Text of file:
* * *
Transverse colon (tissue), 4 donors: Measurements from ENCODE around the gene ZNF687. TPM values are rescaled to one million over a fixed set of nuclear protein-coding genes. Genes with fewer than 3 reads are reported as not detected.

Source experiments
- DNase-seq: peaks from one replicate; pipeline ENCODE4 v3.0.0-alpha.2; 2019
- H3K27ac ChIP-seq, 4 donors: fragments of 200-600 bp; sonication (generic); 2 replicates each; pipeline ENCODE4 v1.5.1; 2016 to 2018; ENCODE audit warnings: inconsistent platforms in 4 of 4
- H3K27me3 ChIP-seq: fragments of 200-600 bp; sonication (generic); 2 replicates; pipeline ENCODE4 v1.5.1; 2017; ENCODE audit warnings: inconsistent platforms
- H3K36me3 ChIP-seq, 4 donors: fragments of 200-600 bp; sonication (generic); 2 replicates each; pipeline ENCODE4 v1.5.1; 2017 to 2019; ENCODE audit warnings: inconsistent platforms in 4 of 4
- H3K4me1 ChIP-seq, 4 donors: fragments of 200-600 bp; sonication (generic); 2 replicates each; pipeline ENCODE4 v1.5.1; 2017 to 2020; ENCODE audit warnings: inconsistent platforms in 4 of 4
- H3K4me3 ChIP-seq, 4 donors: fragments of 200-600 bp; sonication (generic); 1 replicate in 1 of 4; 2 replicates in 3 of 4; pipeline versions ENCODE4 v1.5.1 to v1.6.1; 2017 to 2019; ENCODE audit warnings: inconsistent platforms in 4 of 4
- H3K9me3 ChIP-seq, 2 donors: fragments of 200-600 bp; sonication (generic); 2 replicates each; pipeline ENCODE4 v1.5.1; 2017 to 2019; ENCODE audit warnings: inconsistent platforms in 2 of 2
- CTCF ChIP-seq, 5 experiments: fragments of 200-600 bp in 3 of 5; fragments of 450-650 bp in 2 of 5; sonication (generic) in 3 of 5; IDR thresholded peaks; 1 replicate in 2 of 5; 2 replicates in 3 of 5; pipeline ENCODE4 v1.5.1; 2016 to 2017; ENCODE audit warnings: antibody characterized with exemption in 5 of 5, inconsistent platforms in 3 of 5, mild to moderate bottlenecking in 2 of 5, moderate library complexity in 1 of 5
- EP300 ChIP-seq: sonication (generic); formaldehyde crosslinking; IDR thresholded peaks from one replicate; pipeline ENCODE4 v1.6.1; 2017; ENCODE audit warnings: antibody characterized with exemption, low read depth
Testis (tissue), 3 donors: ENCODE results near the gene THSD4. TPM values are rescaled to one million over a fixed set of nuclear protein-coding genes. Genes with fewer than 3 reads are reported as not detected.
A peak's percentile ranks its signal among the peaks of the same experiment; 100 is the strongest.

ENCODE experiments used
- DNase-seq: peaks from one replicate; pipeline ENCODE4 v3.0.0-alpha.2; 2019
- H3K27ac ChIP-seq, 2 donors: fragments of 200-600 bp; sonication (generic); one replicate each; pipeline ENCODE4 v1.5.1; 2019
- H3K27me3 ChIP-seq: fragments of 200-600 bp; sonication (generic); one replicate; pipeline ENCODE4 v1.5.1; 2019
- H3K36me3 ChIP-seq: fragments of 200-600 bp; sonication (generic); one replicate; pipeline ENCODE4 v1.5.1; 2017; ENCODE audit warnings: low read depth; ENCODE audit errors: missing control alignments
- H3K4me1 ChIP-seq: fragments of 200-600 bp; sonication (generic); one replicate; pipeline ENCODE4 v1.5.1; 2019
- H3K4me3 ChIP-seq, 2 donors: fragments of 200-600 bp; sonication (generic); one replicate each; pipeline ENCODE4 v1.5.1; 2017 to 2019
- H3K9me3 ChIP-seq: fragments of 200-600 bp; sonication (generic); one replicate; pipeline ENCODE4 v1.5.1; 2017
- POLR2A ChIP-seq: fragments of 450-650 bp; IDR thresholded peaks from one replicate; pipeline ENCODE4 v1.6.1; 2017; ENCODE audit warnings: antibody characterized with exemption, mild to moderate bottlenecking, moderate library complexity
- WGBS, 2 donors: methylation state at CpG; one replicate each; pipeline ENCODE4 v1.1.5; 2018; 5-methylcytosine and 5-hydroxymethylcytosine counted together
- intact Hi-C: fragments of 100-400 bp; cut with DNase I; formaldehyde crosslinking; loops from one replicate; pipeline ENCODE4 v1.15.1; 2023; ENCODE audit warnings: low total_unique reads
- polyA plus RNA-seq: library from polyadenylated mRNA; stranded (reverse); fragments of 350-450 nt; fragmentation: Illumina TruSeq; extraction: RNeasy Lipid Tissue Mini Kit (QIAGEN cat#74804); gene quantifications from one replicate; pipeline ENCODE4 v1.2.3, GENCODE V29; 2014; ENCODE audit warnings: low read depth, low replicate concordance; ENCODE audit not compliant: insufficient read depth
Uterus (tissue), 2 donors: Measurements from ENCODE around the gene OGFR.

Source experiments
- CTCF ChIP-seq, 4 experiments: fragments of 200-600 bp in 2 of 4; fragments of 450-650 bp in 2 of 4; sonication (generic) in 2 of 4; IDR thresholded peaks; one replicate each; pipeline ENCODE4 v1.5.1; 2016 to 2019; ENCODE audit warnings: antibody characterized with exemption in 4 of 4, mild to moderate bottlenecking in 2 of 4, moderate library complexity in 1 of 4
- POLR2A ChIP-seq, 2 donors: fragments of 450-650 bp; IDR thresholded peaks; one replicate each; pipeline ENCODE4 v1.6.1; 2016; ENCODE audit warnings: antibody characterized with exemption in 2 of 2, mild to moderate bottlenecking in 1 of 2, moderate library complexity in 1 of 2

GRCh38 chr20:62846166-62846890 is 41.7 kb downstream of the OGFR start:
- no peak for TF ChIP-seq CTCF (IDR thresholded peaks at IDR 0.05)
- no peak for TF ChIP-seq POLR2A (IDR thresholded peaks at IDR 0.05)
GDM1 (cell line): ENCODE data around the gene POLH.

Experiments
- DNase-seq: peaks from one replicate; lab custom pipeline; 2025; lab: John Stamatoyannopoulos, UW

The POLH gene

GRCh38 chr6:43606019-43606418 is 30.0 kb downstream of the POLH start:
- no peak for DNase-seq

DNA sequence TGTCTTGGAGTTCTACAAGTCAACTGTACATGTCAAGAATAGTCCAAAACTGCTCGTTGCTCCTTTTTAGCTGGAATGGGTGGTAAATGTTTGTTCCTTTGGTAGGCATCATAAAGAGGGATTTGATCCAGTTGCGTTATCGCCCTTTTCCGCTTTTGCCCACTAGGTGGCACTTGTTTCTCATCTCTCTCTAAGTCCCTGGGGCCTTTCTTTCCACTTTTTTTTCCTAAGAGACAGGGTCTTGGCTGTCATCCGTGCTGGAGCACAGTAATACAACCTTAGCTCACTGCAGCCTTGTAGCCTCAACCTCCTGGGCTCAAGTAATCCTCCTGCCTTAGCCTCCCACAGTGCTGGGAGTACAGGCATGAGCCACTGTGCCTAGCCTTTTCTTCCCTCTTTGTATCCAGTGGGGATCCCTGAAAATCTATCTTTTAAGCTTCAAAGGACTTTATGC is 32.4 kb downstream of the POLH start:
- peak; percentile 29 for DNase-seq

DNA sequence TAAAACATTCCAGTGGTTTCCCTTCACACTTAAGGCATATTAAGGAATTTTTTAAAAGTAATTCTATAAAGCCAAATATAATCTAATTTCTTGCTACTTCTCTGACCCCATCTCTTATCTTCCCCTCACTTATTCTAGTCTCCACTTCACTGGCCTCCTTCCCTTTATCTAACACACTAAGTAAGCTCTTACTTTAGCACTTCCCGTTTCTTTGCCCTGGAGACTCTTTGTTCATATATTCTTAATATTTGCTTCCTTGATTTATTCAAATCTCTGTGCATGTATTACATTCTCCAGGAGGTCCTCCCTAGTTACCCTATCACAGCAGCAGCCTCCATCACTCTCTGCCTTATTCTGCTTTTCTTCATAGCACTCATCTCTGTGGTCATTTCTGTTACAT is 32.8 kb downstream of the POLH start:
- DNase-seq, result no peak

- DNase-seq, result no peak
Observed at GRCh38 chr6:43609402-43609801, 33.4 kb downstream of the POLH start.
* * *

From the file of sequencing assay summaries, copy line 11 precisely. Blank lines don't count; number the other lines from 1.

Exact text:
- EP300 ChIP-seq: sonication (generic); formaldehyde crosslinking; IDR thresholded peaks from one replicate; pipeline ENCODE4 v1.6.1; 2017; ENCODE audit warnings: antibody characterized with exemption, low read depth